Electrical Hazards to Watch for During Septic Repair and Installation

At any given time on a job site, installers may be in close proximity to dangerous voltage levels so proper training and safety practices are required

Electrical Hazards to Watch for During Septic Repair and Installation

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Electrical shock is a potential hazard to onsite wastewater treatment system professionals. Written procedures for dealing with electrical hazards must be part of a company’s safety plan.

All underground power should be located prior to beginning work on the site. Be aware of overhead power lines that may be in the way of excavation equipment. It may be necessary to contact utility companies to drop lines temporarily to install the system.

Because electrical shock can cause serious injury or death, installers should never attempt to repair electrical equipment unless they are experienced with electrical systems. Only trained individuals should be allowed to service, repair or troubleshoot electrical equipment and systems. In all states, installers must be qualified and authorized to work on electrical equipment before attempting to make any repairs or troubleshoot. Trained and qualified employees should use hand tools designed specifically for use in electrical environments. Ordinary 110-volt electricity can be fatal and 12 volts can also cause injury if enough contact is made. Contact with 110-volt circuits actually kills more people than contact with 240-volt systems. Installers may be in close proximity to all of these at any given time. 

Any electrical system, regardless of voltage, should be considered dangerous unless it is positively known to be de-energized. The basic safety rules when working around electrical equipment include:

  • Be aware of the potential hazard at all times.
  • Do not use metal ladders.
  • Never override any electrical safety device.
  • Inspect extension cords for abrasion and insulation failure as well as for missing grounding prongs
  • Use only hand tools that are fully insulated to prevent electrical contact.
  • Use only grounded or insulated (Underwriter Laboratory [UL] approved) electrical equipment.
  • Energize AC-powered equipment through a connection with a ground fault circuit interrupter (GFCI).
Examples of bad electrical work on a septic system include exposed wires that could be hit with a weed whip, using electrical tape instead of an appropriate sealing compound, and using a strap to hold the enclosure closed (likely not a watertight seal as required).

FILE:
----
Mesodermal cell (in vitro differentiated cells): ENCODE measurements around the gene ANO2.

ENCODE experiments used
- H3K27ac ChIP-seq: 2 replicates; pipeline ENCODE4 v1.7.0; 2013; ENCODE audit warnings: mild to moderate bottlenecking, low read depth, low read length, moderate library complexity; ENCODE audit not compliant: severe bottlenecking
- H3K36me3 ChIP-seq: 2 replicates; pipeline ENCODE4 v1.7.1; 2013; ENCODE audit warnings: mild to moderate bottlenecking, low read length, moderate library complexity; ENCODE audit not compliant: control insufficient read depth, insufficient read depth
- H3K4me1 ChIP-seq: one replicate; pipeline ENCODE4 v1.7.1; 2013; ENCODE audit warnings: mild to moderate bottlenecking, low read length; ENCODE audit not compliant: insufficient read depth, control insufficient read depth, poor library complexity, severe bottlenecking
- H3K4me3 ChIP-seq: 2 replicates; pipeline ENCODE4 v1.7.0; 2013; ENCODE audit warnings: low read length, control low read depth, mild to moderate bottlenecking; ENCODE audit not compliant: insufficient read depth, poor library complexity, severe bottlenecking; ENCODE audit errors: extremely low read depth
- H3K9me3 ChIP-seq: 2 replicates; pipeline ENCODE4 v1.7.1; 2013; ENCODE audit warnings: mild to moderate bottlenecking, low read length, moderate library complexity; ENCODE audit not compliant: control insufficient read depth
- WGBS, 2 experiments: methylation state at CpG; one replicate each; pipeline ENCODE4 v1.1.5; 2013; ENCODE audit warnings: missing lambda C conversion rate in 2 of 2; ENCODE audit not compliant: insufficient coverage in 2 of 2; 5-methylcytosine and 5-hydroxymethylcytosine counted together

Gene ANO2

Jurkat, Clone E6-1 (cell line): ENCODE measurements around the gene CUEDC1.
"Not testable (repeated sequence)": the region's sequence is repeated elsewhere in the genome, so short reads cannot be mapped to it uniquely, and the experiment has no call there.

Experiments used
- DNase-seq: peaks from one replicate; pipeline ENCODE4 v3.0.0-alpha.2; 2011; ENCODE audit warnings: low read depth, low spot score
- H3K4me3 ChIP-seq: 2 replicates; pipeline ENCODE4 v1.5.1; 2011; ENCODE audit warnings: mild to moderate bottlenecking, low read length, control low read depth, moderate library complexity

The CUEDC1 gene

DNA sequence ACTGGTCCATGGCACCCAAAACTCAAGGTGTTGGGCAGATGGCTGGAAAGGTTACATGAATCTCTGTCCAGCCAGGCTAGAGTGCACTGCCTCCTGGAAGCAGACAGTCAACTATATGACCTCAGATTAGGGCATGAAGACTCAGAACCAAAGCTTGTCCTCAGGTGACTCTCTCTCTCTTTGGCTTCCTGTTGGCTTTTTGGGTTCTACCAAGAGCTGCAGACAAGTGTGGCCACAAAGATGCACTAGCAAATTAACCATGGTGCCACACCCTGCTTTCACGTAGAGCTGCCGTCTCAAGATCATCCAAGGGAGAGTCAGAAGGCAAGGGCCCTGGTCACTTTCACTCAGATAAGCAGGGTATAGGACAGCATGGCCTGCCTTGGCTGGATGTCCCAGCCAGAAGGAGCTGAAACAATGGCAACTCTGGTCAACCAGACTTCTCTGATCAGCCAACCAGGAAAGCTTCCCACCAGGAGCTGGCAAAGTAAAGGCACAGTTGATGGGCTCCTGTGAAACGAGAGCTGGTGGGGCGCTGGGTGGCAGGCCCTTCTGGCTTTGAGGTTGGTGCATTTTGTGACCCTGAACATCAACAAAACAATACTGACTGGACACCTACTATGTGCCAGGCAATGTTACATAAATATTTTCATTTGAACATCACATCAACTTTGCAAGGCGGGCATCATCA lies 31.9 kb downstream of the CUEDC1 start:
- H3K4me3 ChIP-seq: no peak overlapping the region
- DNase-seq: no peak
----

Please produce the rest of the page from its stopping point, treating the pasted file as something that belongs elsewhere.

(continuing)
Examples of bad electrical work on a septic system include exposed wires that could be hit with a weed whip, using electrical tape instead of an appropriate sealing compound, and using a strap to hold the enclosure closed (likely not a watertight seal as required).

Employees should receive training on proper lock-out/tag-out procedures. Safe work practices should always be used and must be consistent with the nature and extent of the associated hazard. Lockout/tag-out practices include the following: 

  • Live parts that have been de-energized but not locked out must be treated as energized; de-energized circuits must be locked out and tagged.
  • Locks and tags must be in place before equipment may be de-energized.
  • Live parts must be disconnected from all electrical sources and stored electrical energy must be released. (Note that this includes any pressurization of the system.)
  • Live parts must be de-energized unless it is impossible to do so and if safe work practices for working on live parts are mandated.
  • Locks and tags must be placed together unless the lock cannot be applied.
  • If only a tag is used, additional safety measures are required.
  • If only one item is de-energized, a lock may be used without a tag; however, the lockout period cannot extend past the shift and employees must be familiar with the procedures.
  • A qualified person must check to see if the equipment is de-energized (if it is over 600 volts) and verify that equipment is safe to energize.
  • Only the person placing the lock can remove it. If that person is not on the site, the employer can remove the lock only after all persons are positively located.
  • Only qualified persons are allowed to work on live, exposed parts.

Again, the practices listed above are intended only for use as a general guide. Training and education for employees is critical to working safely. 


About the author
Sara Heger, Ph.D., is a researcher and educator in the Onsite Sewage Treatment Program in the Water Resources Center at the University of Minnesota, where she also earned her degrees in agricultural and biosystems engineering and water resource science. She presents at many local and national training events regarding the design, installation and management of septic systems and related research. Heger is the president-elect of the National Onsite Wastewater Recycling Association and she serves on the NSF International Committee on Wastewater Treatment Systems. Ask Heger questions about septic system design, installation, maintenance and operation by sending an email to kim.peterson@colepublishing.com.

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